We continue to communicate with our on-trial and potential volunteers and are providing them with information about how they can stay safe and healthy during this time. We are also preparing them for what to expect when they visit our facilities, given our enhanced screening and safety measures. Our employees receive frequent updates on the COVID-19 situation.

At IMA our priority remains to keep our volunteers and employees safe and well-informed while doing what we can to help minimize the potential spread of the coronavirus. We will continue to dedicate significant resources and efforts to mitigate the risks while still ensuring business continuity to the greatest extent possible.

 

 

Clinical Research Studies during the COVID-19 Pandemic Public Health Emergency

Defining the New Normal in Clinical Research to Support the World’s 336,747 Research Studies

by Jennifer Goldfarb, MSN, RN, CCRP

As of April 21, 2020, according to clinicaltrials.gov, there are 336,747 research studies registered in all 50 states and 210 countries throughout the world. Clinical research is a delicate ecosystem within the healthcare system that can easily be advocated for as an essential healthcare service. It is a highly complex, intensely regulated and regimented environment. It is a critical component of healthcare that drives scientific and medical advances to promote health and treat illness. This environment has suffered unprecedented disruption and chaos during this pandemic. While we hunker down in our homes, waiting for this storm to pass, clinical research conduct is being adapted, paused, and even discontinued, in every therapeutic area.

What is the impact of potentially disrupting 336,747 research studies across the globe due to the challenges caused by the pandemic? These challenges include necessary quarantine, clinical research site staff and study participant COVID-19 infection, site closures, supply chain disruption, travel limitations and stay-at-home orders. The impact will vary for each individual study, based on the nature of the research study, the disease and investigational product being studied, the geographical location of the study site, and other details. The impact on our public health in the years to come is unknown; however, it is hard to believe that it will not be felt. The way we adapt now may act to minimize harm, both now and in the future.

How do clinical research sites adapt to minimize the disruption, while protecting the safety of clinical research participants and maintaining the integrity of the research? On March 18, 2020 the FDA released Guidance for Industry, Investigators, and Institutional Review Boards to help address the many concerns related to the conduct of clinical research during the COVID-19 pandemic. They updated this guidance to include a Q&A appendix on April 21, 2020.

Dr. Anand Shah, M.D., FDA Deputy Commissioner for Medical and Scientific Affairs, emphasized that clinical researchers must prioritize the study participant’s safety. Dr. Shah said that we must find the delicate balance of supporting ongoing clinical research conduct in compliance with good clinical practice and minimizing risks to trial integrity, while also safeguarding the health and well-being of study participants.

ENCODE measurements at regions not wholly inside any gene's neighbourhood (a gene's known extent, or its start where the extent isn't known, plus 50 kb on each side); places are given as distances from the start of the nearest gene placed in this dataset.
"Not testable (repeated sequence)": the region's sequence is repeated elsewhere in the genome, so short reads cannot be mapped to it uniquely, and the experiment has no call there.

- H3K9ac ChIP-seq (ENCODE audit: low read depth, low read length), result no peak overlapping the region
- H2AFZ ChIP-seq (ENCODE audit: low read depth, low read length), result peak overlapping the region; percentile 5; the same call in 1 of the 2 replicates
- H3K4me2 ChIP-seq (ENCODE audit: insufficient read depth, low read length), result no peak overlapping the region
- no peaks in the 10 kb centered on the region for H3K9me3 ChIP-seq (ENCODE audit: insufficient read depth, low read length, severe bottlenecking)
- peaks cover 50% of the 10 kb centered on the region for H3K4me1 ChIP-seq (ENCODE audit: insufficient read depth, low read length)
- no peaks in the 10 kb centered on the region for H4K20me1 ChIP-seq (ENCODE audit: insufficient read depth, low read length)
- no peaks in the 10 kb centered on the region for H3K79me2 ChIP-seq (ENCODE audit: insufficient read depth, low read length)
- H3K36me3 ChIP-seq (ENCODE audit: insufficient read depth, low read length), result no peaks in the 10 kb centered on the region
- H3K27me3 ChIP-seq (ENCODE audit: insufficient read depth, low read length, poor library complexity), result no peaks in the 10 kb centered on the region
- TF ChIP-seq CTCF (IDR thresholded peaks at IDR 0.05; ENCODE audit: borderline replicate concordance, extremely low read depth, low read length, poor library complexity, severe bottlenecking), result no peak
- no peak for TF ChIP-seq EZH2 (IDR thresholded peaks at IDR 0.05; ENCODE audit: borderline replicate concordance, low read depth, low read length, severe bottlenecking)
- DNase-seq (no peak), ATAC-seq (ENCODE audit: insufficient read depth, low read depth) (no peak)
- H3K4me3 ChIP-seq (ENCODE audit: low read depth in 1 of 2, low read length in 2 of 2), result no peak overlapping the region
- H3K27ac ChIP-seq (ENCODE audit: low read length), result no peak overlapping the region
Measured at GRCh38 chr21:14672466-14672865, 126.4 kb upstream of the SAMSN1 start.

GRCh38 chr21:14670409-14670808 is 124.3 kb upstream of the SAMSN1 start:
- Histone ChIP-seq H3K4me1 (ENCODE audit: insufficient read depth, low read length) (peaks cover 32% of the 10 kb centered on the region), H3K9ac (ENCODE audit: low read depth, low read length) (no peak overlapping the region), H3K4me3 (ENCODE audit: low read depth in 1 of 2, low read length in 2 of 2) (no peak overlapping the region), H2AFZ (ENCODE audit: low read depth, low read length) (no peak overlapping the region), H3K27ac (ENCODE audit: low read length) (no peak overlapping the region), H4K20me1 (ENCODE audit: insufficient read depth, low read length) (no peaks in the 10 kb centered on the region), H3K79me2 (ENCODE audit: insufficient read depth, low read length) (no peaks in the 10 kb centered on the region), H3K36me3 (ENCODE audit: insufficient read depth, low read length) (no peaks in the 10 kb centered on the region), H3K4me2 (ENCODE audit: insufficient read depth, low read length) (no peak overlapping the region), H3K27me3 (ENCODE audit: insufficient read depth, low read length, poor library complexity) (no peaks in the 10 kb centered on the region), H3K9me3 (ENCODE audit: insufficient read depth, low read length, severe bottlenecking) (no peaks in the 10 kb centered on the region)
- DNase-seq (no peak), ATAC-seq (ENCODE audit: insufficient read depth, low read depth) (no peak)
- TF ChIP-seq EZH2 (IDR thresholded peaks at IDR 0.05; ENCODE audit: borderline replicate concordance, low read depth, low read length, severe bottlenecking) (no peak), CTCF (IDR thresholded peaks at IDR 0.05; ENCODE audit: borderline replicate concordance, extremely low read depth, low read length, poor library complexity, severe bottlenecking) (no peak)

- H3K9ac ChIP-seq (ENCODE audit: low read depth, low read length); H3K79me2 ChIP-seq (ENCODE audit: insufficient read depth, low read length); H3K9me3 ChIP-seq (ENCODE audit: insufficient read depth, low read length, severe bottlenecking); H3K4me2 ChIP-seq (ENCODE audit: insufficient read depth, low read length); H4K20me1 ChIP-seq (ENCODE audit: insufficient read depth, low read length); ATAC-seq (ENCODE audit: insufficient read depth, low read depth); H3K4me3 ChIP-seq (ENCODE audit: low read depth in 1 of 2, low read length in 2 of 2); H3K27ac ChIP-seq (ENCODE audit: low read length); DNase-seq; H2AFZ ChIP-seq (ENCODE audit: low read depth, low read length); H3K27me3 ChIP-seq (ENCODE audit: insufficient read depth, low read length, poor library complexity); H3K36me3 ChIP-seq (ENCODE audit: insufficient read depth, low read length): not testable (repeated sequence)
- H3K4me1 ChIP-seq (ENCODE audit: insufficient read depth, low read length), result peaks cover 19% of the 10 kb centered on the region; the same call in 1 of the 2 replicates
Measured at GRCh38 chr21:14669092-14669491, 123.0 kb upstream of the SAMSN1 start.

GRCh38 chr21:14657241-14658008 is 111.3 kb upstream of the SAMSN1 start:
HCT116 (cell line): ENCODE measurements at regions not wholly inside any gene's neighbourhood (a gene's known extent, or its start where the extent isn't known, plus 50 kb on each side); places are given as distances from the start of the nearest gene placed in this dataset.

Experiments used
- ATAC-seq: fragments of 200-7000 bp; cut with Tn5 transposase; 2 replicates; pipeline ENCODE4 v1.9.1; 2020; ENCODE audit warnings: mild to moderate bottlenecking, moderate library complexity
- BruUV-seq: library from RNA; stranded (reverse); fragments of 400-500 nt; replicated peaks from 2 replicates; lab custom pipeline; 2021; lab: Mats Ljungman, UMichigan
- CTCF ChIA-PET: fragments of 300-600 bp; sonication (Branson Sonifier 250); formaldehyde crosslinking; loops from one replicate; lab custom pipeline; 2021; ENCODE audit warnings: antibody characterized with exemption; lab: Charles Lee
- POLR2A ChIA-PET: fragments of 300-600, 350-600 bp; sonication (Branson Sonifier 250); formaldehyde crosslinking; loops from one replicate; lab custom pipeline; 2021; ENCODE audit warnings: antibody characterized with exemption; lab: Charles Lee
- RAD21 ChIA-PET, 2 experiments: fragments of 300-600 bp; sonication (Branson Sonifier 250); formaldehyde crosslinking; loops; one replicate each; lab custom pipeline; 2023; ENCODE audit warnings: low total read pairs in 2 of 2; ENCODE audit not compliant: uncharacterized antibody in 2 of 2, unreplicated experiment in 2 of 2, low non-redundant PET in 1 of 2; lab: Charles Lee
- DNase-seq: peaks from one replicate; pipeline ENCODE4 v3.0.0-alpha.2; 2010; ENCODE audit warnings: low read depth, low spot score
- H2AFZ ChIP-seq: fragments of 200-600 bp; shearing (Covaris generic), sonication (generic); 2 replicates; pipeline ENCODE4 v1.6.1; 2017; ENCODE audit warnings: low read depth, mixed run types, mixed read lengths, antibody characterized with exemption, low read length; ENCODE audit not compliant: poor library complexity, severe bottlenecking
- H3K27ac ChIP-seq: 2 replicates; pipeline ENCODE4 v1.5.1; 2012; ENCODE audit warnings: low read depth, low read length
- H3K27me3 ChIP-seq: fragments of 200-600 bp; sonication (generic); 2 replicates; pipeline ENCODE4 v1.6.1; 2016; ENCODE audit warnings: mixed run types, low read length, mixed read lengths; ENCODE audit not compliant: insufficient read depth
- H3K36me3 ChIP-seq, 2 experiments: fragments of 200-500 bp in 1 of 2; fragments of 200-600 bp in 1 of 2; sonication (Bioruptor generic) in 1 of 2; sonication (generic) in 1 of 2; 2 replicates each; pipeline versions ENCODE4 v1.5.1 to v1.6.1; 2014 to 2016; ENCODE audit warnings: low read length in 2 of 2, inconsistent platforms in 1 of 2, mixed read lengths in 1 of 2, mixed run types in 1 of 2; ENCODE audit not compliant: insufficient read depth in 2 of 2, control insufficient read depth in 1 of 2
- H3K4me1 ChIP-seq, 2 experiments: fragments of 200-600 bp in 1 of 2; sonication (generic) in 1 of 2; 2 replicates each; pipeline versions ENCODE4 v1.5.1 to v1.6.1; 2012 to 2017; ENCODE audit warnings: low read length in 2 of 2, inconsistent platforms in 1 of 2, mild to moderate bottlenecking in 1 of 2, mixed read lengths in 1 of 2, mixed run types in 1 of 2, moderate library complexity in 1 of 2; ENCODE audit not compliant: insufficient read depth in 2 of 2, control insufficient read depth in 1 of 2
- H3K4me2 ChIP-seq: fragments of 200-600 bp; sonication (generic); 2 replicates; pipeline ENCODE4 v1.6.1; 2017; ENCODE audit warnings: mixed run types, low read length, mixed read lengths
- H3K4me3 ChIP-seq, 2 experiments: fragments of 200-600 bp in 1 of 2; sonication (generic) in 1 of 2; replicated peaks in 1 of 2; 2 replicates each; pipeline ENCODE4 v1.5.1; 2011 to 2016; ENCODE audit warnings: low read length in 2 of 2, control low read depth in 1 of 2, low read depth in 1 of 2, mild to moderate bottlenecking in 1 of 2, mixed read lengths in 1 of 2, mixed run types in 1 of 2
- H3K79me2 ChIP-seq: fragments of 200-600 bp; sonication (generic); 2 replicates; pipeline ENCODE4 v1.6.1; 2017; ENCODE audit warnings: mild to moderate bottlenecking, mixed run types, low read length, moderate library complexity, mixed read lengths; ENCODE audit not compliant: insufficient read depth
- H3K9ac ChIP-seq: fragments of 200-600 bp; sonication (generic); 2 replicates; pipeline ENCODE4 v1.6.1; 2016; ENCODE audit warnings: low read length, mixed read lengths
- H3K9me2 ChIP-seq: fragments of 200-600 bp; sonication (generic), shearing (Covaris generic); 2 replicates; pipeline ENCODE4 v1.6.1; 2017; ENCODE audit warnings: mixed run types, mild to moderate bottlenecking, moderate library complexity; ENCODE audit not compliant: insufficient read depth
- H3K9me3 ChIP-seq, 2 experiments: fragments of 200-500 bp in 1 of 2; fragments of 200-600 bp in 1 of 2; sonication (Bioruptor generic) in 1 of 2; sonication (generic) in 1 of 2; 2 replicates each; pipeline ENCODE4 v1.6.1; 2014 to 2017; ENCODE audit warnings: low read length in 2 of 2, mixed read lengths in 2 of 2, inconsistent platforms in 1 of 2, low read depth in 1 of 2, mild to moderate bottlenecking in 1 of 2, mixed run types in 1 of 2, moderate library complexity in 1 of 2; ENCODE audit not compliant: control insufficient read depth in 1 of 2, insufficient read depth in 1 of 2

The IMA Clinical Research Site Network, with sites located across the country conducting research in multiple therapeutic areas, has always prioritized and ensured study participant safety and quality data collection and reporting. This has been achieved through dedicated and experienced investigators and staff, expert project management, and quality oversight. We do not lose sight of these priorities, even in the thick of COVID-19, with its significant and seemingly unending impact on life as we once knew it to be. We instead have risen to the challenge, like many of our clinical research colleagues throughout the world, going above and beyond to ensure that we do everything possible to protect participant safety and the integrity of our studies.

IMA Clinical Research is partnering with Sponsors, CROs, and Institutional Review Boards to evaluate each study individually, and adapt to best support the needs of each study and its participants. Advanced planning and effective communication have been the keys to our success. Study visit schedules, based on the study protocol’s requirements for safety and efficacy assessments, are being anticipated far in advance, with clear contingency plans in place. Study visits are not only important for their required assessments but also because they may provide an opportunity to supply study participants with study drug, supplies, and support. We have worked with Sponsors to operationally support a protocol modification to allow for phone and virtual visits. We have put new processes in place to protect participant safety, including screening procedures recommended by the CDC. We have adjusted participant visit schedules, in consultation with our Sponsors, to eliminate unnecessary in-person visits. We have accommodated numerous remote monitoring visits, facilitated by the use of our CTMS system, CRIO, that allows for eSource and eRegulatory documentation. These are just a few examples of what IMA Clinical Research has done to support our study participants and research studies over the past 6 weeks. We add to this list every day, without hesitation, and will continue to do so over the coming months, and years, as needed.

While there are still many unanswered questions about the impact of COVID-19, one thing that seems clear is that the return to normal will be gradual. It will look different from the past, COVID-19 having forever changed our “normal”. Clinical Research sites must plan now to be prepared for this ongoing adaptation to our new normal so that we can continue to conduct clinical research. This is essential because there is one thing that will not change. We will always need clinical research to support scientific and medical advances to promote health and treat illness.

About the Author: Jennifer Goldfarb is a clinical research industry expert and leader with over 20 years of nursing, clinical research operations and management experience. She is the VP of IMA Clinical Research.